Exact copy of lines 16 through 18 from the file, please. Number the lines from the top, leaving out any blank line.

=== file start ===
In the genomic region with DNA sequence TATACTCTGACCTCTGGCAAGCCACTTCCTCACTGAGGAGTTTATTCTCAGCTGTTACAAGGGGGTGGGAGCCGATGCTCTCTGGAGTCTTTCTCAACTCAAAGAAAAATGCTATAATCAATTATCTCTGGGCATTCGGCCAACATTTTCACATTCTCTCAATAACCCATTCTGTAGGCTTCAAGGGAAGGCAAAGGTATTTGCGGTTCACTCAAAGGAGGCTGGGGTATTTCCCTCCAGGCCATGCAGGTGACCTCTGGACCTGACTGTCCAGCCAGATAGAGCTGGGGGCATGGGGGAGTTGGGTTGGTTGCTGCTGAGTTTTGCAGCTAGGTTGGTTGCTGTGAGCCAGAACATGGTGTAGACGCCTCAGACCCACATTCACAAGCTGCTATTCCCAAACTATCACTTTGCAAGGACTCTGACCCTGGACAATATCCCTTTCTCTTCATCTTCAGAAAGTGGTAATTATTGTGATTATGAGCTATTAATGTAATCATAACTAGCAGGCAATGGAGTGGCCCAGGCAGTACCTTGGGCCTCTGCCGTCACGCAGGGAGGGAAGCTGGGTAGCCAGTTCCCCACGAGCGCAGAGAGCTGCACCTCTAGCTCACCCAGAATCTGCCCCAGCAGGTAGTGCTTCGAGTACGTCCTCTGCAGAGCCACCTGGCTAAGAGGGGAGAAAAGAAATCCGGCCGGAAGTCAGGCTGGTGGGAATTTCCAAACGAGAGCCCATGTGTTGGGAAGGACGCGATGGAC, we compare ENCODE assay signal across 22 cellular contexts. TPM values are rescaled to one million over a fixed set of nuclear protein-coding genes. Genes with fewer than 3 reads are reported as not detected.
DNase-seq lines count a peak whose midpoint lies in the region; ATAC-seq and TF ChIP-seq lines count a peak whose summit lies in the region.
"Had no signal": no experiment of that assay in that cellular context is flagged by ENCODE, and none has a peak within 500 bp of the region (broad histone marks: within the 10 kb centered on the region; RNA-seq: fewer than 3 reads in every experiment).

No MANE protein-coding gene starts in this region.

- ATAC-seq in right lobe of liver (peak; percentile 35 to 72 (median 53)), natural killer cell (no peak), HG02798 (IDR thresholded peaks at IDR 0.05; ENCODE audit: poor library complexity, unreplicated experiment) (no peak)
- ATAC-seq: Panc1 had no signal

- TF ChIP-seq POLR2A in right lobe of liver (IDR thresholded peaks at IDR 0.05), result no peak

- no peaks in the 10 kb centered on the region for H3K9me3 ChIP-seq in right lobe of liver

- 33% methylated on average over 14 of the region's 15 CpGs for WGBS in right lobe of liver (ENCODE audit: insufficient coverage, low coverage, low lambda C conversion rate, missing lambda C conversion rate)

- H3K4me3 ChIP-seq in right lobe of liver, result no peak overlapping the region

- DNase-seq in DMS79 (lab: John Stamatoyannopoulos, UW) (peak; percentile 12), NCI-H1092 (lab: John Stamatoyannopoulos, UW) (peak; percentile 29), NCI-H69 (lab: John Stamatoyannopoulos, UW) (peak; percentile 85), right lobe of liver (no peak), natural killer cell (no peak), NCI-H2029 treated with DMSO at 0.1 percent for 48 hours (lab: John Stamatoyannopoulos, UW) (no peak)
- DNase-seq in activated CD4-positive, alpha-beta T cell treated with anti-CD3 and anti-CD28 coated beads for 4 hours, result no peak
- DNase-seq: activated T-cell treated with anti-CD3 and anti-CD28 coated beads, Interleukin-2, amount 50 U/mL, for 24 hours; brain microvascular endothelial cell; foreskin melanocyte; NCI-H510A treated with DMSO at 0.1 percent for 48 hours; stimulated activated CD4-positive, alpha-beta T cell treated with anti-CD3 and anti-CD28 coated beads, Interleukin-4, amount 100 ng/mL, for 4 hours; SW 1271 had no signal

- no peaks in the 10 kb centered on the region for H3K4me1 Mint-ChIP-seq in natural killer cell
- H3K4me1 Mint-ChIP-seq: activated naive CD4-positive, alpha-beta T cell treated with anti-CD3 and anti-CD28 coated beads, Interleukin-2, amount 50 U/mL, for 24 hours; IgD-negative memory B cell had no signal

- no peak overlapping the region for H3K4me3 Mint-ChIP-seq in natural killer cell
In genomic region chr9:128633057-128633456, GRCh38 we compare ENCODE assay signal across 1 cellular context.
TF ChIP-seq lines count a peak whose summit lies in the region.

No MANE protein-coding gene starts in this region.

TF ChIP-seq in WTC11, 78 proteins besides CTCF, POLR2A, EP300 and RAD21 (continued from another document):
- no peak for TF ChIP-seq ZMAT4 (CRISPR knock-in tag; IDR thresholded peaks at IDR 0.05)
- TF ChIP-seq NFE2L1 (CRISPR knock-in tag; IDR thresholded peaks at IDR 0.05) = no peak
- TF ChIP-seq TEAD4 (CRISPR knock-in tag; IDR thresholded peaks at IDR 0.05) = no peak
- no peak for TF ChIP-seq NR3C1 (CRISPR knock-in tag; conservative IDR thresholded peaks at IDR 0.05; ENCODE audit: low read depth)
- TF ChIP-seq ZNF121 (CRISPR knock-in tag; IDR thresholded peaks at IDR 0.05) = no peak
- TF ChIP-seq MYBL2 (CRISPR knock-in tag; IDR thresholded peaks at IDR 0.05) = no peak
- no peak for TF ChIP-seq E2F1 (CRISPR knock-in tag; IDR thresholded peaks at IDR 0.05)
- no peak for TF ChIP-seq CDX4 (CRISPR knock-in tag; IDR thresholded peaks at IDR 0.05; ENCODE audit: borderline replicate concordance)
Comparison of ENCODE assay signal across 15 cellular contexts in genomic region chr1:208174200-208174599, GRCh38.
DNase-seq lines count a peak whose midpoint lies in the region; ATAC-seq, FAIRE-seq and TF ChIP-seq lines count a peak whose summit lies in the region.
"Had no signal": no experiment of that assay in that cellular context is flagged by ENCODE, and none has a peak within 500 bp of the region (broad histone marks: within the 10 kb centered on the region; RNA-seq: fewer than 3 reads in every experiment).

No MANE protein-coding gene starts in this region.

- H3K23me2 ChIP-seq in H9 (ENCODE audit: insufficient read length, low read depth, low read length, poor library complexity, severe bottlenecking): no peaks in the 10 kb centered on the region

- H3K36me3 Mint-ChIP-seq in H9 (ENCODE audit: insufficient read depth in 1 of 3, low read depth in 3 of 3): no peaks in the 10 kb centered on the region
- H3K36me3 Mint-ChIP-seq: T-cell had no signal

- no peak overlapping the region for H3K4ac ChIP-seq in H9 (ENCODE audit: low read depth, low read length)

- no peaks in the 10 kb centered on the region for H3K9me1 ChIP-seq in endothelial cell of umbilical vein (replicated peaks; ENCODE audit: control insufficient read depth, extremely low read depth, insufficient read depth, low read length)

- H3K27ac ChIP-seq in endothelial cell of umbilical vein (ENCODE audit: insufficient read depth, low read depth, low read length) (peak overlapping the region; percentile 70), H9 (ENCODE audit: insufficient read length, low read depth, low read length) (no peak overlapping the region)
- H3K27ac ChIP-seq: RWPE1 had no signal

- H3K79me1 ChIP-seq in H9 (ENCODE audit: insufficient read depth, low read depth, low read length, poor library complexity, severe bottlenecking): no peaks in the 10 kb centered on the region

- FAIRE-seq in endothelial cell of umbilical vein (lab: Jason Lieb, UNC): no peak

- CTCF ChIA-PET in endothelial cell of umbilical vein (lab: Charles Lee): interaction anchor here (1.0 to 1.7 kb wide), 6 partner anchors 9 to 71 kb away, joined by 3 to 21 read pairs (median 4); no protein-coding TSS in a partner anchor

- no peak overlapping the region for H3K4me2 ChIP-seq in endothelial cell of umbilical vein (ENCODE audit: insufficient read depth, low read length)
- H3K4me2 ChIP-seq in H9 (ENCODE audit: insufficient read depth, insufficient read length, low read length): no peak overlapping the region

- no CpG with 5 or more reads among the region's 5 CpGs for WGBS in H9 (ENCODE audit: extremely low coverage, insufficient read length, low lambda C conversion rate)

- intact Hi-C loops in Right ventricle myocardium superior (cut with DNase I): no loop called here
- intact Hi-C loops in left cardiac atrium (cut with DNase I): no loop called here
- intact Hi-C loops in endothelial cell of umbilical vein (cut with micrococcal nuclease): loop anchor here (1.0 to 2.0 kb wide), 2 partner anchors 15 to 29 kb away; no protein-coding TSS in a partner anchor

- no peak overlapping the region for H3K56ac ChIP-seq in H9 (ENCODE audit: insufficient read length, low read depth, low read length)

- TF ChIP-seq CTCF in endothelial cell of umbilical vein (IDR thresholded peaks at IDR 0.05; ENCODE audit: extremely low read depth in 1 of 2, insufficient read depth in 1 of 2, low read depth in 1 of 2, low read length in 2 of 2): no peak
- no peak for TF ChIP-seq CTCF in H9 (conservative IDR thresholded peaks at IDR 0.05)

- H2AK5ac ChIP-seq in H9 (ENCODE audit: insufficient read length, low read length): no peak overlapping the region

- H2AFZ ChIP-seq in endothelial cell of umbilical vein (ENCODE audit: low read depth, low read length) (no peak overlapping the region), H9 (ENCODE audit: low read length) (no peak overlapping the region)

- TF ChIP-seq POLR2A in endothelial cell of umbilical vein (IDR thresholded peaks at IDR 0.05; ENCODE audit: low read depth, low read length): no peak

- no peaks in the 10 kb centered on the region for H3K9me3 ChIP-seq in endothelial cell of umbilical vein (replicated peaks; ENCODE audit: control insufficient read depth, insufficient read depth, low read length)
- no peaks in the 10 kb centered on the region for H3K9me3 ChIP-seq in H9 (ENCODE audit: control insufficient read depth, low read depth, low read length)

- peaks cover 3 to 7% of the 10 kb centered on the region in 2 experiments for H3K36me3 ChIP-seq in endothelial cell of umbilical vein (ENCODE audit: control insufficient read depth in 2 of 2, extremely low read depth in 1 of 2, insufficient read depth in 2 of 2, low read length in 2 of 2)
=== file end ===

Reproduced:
- no peak overlapping the region for H3K4me3 Mint-ChIP-seq in natural killer cell
In genomic region chr9:128633057-128633456, GRCh38 we compare ENCODE assay signal across 1 cellular context.
TF ChIP-seq lines count a peak whose summit lies in the region.